200A and 202 reproduction
frames back
in stock.

Guff
I picked up this very early Canadian 200, red painted fount Sport- Lite model, during our road trip across Canada last year. It's been sitting in my queue of lanterns and lamps awaiting to be fettled since then, however, I finally got around to cleaning it up this week.
I never even looked at it's date stamp when I bought it in Canada, but did so 3 days ago, and was very surprised to find it stamped 2-59. These painted models were introduced in Canada in 1959, so this one is a very early model, but there are two dated 4-59 shown in the ccf archives. It's certainly the earliest one I've seen so far, and may well be the first month they were made, in 1959. Does anyone have one from Janurary 1959?
It was in good condition to start with, with nice dark cherry red paint and some of the early features like the nickle 3 piece fuel cap, the two small screws fixing the pump cover to tube, and the bent wire type tip cleaner lever.
It has no decal on the fount, but probably should have had a paper decal under the tip cleaner, according to Agostino, in one of his posts.
It also has the words "COLEMAN" stamped on the generator tube.
And, it also has a black dot on the top of the vent, which I was not sure about, as later ones did not have the dot, but it could be a carry over trom the earlier nickle fount 200 Flood-Lites.

Anyway, it's a nice lantern to have in my collection, and it did not take much work to clean it up. 
So here are the before pictures.

IMG_1767 (2).jpg 

P9013284 (2).jpg 

Now all cleaned up and fettled.

IMG_1769.jpg 

P9073293 (2).jpg 

P9073346 (3).jpg 

rsz_img_1832_2.jpg 
Here is the early date stamp of 2-59.

  
P9073309 (2).jpg

IMG_1804 (2).jpg 
Thanks for looking.
Keith.

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Scouter_Angus
Beauty, eh?!?

Now you just need a 4M stove to go with it! Along with a 2-4 of Molson Canadian stubbies, some back-bacon and a couple of cans of Libby's beans...then you can TAKE OFF and be a real hoser!
Angus

There is no armour made that can withstand the Truth. Karsa Orlong
ICCC # 1256
#001 in the Canadian Blues Syndicate (Syndicate Supreme Leader)
#058 in the Coleman Blues Syndicate
Looking for Canadian lanterns 8/30, 10/34, 4/67, 3/64, and any GPA for July 2004.

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harrisoncorey
Beautiful lantern.  Looks amazing! what did you use to clean the brass so well?  almost looks new.

Hope you enjoyed our country! 
if it's older than me, I trust it to last.
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hikerduane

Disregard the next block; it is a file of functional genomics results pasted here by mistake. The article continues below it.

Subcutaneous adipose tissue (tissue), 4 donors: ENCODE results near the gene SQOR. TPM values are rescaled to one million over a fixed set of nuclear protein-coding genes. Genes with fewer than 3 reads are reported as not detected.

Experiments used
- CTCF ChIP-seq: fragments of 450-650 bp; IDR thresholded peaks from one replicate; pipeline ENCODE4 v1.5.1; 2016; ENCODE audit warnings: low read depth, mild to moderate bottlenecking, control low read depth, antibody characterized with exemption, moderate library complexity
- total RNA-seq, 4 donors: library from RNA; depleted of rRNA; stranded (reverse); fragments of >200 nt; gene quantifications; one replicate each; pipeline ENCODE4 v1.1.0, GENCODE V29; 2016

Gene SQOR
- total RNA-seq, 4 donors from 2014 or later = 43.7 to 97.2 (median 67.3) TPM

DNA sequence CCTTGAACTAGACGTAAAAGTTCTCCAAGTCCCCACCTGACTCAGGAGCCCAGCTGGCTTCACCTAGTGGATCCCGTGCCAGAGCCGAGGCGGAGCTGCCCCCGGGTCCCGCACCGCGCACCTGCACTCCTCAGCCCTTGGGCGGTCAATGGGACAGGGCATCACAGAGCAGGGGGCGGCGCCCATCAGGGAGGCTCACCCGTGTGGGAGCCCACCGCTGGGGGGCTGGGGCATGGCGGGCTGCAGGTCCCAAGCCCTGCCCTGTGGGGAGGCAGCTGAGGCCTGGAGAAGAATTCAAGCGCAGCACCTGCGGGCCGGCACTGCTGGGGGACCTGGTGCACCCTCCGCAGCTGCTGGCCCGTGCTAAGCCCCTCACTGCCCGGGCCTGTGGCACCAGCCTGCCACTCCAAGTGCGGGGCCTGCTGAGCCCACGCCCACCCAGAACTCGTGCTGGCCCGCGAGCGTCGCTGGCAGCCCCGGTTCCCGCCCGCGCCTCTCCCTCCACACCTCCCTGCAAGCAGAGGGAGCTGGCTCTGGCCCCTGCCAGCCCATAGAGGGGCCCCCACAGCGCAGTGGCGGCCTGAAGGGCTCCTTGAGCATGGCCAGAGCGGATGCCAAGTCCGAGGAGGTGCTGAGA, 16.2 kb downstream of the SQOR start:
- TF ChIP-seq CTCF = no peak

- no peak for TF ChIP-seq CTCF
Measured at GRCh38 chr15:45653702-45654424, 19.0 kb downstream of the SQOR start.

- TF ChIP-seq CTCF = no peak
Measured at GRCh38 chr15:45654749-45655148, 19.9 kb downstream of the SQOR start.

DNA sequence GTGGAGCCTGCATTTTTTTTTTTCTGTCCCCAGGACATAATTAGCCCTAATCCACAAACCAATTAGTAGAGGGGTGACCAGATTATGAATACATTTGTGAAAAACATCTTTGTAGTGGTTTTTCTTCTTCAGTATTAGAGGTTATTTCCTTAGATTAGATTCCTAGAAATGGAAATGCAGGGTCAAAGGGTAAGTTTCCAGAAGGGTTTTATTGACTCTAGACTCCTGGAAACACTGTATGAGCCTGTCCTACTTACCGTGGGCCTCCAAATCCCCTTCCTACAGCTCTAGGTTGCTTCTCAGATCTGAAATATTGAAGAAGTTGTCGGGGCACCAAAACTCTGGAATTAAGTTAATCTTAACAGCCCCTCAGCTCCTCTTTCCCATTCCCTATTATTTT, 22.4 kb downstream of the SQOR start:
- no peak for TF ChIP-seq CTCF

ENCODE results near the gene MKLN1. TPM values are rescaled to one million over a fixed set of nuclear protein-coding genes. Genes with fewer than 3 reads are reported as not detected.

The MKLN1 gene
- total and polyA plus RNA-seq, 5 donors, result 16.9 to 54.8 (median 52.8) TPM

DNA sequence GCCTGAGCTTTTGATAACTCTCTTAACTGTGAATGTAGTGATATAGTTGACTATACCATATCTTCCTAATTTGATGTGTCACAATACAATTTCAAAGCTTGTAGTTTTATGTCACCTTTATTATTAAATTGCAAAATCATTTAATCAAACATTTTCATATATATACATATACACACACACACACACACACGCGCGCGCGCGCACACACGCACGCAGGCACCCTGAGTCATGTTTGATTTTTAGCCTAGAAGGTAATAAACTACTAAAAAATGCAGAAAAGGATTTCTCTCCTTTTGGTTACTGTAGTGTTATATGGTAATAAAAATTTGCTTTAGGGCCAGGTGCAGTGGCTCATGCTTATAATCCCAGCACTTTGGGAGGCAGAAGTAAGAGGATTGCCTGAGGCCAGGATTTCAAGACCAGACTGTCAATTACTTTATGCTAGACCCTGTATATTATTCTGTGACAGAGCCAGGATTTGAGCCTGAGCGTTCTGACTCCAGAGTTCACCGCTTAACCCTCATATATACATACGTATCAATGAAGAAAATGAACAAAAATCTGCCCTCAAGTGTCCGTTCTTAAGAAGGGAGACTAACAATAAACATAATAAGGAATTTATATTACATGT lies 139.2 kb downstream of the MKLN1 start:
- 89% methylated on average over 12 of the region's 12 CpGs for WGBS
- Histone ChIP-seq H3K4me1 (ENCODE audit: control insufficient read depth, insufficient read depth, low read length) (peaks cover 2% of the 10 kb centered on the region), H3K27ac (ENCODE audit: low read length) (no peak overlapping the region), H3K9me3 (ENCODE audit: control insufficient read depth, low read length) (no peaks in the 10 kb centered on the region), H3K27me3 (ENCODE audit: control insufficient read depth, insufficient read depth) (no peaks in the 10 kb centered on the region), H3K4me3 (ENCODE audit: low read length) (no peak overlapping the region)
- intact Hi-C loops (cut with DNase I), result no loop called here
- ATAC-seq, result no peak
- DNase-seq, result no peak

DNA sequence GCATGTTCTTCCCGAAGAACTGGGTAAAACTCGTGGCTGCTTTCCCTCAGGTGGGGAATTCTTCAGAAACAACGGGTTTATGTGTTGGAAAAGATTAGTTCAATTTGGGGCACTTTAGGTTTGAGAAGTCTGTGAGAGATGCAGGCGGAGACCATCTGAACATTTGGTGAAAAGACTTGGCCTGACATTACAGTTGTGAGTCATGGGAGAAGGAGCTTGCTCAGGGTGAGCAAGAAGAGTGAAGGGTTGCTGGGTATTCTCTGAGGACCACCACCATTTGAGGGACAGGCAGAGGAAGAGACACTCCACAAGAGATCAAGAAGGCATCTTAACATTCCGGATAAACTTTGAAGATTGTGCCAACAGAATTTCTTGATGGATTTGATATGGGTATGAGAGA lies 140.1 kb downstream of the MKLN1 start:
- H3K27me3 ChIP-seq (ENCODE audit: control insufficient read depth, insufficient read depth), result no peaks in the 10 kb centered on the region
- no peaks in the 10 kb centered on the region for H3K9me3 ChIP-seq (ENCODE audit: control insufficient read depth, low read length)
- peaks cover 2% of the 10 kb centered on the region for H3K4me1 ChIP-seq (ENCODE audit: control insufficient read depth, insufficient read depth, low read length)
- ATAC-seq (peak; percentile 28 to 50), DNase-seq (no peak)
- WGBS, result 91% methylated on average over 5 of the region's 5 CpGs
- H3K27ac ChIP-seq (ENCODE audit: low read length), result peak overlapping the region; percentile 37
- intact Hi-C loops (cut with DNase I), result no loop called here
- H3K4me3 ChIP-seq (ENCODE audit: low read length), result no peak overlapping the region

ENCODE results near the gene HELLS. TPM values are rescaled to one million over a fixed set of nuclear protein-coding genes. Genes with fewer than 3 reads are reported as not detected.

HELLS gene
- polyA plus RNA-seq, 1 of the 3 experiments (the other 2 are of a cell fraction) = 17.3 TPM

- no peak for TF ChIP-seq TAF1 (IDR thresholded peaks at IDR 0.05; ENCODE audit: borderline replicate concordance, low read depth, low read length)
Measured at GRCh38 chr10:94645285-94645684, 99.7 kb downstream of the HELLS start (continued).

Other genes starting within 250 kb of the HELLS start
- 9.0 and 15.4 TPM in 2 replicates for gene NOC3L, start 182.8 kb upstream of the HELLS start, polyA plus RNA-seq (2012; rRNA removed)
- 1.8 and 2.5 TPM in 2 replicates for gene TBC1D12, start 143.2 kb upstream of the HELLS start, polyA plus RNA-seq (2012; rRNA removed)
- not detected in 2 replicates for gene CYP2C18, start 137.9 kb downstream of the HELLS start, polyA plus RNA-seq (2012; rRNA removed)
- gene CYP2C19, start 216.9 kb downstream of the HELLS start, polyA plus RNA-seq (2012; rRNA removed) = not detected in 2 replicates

Nice.  Why do you bother fettling it if you are going to just set it on a shelf?
Duane
Duane-All seasons, year round backpacker and camper.  So many stoves and lanterns, who's counting.
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Guff
Nice.  Why do you bother fettling it if you are going to just set it on a shelf?
Duane


Thanks, Duane. Not sure what you're trying to say in your above post, though.
If you are assuming that I only clean and fettle lanterns to put them on a shelf to be shelf queens, to look at only, then that is certianly far from the case, mate.
Like most collectors here, I also like to fire up my lanterns and other gpa's as often as I can. I get as much enjoyment from doing that as I do in finding a severly neglected gpa and bringing it back with a good quality fettle and clean up.
I've never said anywhere here that I don't run my lanterns, lamps and stoves after I clean them, so I don't know why you would assume that I do.

No doubt there are collecotrs who don't like to run their items after putting in a lot of work cleaning them up, but  that's their choice, and I don't have a problem with that. It's their collection to do with as they please.

Keith.  
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Guff
@Scouter_Angus. Hi Angus. Well we sure heard that word "Eh" plenty of times during our Canada trip. Canadians insert it at the end of almost every sentence they say, eh.
I had to look up the word "Hoser" to find out what it means.
Google says, "Hoser"...Canada Slang....A clumsy, borish person, especially an uncouth, beer drinking man...
Well Margaret says that I fit that discription pretty well, so I guess I don't have to drink that Molson, eat that "back bacon" and do all those other Canadian things to be one, lol.